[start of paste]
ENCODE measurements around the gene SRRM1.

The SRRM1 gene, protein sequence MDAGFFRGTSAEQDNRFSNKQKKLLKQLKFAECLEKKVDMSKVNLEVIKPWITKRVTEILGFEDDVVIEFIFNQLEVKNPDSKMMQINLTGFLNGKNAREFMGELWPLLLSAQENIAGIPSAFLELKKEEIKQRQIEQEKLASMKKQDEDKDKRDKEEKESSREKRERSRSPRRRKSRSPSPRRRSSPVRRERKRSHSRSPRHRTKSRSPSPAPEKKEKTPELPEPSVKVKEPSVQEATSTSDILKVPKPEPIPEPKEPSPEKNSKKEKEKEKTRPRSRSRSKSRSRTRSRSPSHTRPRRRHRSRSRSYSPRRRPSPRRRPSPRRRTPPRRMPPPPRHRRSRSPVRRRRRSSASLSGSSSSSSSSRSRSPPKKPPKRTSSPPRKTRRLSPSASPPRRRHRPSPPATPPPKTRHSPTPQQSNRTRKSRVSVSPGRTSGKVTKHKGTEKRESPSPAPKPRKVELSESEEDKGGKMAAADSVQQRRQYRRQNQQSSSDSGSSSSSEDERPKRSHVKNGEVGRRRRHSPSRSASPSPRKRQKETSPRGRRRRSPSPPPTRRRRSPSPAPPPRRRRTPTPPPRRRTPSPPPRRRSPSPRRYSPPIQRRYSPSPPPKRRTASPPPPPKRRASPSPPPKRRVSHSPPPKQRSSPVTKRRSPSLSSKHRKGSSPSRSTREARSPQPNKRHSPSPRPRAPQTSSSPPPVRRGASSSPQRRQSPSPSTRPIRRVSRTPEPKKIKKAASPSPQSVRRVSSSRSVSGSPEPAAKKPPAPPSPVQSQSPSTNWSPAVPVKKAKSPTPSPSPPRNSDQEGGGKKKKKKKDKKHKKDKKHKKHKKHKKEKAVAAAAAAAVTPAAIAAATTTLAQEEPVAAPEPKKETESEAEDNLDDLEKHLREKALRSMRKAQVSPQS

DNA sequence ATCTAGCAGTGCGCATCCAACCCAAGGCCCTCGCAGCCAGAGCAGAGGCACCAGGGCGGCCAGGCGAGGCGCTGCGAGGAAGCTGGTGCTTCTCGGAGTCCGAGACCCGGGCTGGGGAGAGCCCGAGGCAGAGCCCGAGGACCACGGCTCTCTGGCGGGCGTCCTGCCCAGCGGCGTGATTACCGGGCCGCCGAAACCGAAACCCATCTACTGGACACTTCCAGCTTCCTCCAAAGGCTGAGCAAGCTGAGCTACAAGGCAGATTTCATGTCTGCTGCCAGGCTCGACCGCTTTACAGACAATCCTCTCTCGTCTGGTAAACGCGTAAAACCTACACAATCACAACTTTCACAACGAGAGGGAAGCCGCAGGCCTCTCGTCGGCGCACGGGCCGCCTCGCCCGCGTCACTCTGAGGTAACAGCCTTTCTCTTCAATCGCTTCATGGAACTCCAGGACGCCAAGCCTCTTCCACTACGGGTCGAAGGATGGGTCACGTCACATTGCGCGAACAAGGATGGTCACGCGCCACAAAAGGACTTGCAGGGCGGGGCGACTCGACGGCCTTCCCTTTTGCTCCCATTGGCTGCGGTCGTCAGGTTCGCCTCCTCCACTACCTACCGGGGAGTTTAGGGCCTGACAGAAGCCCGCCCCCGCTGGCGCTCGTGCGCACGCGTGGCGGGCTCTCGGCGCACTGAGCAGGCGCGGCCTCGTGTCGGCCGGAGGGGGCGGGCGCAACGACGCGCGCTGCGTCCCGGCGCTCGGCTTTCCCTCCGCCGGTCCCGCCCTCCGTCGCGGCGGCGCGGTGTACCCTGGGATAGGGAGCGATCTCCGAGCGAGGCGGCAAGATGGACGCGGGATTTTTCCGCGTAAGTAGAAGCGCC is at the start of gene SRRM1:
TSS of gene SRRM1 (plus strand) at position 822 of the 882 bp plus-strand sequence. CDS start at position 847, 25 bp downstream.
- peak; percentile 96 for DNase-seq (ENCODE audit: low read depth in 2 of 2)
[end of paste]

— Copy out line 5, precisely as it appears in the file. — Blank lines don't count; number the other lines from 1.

- peak; percentile 96 for DNase-seq (ENCODE audit: low read depth in 2 of 2)